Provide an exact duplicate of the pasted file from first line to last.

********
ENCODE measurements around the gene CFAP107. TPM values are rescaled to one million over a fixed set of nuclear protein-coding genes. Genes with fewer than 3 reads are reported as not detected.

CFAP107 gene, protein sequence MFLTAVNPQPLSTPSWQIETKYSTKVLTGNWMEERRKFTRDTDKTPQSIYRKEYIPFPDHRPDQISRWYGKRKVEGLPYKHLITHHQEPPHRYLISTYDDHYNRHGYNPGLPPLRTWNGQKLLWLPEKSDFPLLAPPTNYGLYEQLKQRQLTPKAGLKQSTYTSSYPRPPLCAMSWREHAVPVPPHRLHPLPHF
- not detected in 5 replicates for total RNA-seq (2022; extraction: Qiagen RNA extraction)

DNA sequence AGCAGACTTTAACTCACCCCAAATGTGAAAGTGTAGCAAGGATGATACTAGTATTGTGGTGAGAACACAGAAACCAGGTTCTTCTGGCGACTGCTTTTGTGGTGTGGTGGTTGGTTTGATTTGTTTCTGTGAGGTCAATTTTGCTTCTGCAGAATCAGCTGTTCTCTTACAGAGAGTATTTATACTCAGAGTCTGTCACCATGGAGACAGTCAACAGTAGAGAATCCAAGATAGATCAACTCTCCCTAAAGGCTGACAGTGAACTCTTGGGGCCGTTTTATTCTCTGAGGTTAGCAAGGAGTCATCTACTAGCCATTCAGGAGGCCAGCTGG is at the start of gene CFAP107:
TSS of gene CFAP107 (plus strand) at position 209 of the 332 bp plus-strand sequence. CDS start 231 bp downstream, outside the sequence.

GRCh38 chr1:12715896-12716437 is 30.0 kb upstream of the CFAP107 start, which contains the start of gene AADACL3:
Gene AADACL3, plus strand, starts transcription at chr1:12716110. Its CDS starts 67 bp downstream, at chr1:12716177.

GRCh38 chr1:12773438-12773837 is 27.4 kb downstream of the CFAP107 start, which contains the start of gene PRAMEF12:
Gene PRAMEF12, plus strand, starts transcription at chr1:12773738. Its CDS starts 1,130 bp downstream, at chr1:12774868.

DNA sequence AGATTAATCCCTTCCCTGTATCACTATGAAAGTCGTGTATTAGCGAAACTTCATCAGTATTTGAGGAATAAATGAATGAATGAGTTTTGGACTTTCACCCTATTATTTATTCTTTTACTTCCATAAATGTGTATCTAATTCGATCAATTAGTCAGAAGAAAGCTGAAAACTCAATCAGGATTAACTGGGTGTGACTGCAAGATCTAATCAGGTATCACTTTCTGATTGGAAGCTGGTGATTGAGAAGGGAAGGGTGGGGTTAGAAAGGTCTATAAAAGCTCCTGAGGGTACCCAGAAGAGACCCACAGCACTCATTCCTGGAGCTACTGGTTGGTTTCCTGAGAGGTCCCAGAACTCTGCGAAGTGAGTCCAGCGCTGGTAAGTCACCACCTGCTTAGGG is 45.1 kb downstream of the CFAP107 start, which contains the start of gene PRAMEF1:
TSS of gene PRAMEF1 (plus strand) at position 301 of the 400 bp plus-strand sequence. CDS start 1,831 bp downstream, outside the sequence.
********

ENCODE measurements around the gene CFAP107. TPM values are rescaled to one million over a fixed set of nuclear protein-coding genes. Genes with fewer than 3 reads are reported as not detected.

CFAP107 gene, protein sequence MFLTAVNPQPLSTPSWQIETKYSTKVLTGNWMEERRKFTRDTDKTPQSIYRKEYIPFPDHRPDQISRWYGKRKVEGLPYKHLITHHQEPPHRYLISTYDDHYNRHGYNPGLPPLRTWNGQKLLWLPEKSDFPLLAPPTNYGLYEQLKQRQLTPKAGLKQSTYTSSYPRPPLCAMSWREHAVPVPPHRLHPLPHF
- not detected in 5 replicates for total RNA-seq (2022; extraction: Qiagen RNA extraction)

DNA sequence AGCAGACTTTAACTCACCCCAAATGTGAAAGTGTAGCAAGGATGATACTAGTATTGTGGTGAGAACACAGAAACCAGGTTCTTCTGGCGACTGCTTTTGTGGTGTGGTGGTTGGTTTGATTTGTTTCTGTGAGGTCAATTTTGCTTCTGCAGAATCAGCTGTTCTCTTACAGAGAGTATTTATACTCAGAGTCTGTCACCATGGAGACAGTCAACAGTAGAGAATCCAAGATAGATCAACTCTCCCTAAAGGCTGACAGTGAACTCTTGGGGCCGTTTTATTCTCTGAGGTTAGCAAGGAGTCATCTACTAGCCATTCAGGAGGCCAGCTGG is at the start of gene CFAP107:
TSS of gene CFAP107 (plus strand) at position 209 of the 332 bp plus-strand sequence. CDS start 231 bp downstream, outside the sequence.

GRCh38 chr1:12715896-12716437 is 30.0 kb upstream of the CFAP107 start, which contains the start of gene AADACL3:
Gene AADACL3, plus strand, starts transcription at chr1:12716110. Its CDS starts 67 bp downstream, at chr1:12716177.

GRCh38 chr1:12773438-12773837 is 27.4 kb downstream of the CFAP107 start, which contains the start of gene PRAMEF12:
Gene PRAMEF12, plus strand, starts transcription at chr1:12773738. Its CDS starts 1,130 bp downstream, at chr1:12774868.

DNA sequence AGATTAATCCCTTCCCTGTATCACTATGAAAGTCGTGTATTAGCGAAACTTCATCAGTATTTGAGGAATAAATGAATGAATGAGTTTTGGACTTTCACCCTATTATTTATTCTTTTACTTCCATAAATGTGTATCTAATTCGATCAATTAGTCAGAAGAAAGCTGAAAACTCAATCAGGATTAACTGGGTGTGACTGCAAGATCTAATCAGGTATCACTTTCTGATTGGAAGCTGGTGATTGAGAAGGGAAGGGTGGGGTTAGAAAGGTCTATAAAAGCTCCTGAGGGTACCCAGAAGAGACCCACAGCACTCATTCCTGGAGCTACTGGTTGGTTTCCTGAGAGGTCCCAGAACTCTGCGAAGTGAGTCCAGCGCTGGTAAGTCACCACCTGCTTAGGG is 45.1 kb downstream of the CFAP107 start, which contains the start of gene PRAMEF1:
TSS of gene PRAMEF1 (plus strand) at position 301 of the 400 bp plus-strand sequence. CDS start 1,831 bp downstream, outside the sequence.